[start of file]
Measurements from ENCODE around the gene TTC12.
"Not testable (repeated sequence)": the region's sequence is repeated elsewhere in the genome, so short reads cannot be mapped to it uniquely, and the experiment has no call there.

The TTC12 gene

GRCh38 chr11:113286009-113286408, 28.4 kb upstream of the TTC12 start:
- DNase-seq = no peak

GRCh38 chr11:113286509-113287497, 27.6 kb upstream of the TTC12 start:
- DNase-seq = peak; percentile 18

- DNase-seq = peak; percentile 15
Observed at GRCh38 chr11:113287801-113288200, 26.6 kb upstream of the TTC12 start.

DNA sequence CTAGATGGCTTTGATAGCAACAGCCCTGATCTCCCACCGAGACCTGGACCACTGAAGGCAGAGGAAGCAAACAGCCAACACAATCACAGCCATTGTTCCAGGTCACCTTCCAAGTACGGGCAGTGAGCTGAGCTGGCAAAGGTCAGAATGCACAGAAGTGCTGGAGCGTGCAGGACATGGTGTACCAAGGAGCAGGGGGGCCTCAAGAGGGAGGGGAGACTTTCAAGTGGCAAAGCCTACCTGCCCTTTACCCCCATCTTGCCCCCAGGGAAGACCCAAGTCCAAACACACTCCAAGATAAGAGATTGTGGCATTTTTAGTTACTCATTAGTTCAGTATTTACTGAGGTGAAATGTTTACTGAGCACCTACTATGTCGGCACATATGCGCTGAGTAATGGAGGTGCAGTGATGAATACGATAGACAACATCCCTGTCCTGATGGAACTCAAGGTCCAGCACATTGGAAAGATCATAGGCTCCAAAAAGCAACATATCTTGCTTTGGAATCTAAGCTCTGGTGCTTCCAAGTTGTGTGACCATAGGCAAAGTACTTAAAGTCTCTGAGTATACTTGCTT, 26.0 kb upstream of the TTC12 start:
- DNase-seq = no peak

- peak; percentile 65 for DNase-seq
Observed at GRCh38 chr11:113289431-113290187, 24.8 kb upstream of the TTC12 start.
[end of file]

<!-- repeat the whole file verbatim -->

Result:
Measurements from ENCODE around the gene TTC12.
"Not testable (repeated sequence)": the region's sequence is repeated elsewhere in the genome, so short reads cannot be mapped to it uniquely, and the experiment has no call there.

The TTC12 gene

GRCh38 chr11:113286009-113286408, 28.4 kb upstream of the TTC12 start:
- DNase-seq = no peak

GRCh38 chr11:113286509-113287497, 27.6 kb upstream of the TTC12 start:
- DNase-seq = peak; percentile 18

- DNase-seq = peak; percentile 15
Observed at GRCh38 chr11:113287801-113288200, 26.6 kb upstream of the TTC12 start.

DNA sequence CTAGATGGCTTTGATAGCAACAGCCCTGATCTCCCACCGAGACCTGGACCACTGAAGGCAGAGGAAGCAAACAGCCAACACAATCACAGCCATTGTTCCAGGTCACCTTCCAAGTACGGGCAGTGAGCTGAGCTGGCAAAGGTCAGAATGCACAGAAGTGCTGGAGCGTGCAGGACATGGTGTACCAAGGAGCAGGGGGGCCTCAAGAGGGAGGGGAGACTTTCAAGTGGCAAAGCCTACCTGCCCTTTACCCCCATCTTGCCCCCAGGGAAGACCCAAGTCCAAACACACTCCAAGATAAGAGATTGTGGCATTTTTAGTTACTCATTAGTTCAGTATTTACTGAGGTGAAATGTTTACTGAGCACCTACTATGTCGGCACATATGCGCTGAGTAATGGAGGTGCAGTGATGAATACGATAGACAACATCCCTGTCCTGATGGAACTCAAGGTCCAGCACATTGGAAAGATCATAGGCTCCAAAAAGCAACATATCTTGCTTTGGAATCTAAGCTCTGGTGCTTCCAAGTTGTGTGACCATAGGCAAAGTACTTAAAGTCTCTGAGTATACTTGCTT, 26.0 kb upstream of the TTC12 start:
- DNase-seq = no peak

- peak; percentile 65 for DNase-seq
Observed at GRCh38 chr11:113289431-113290187, 24.8 kb upstream of the TTC12 start.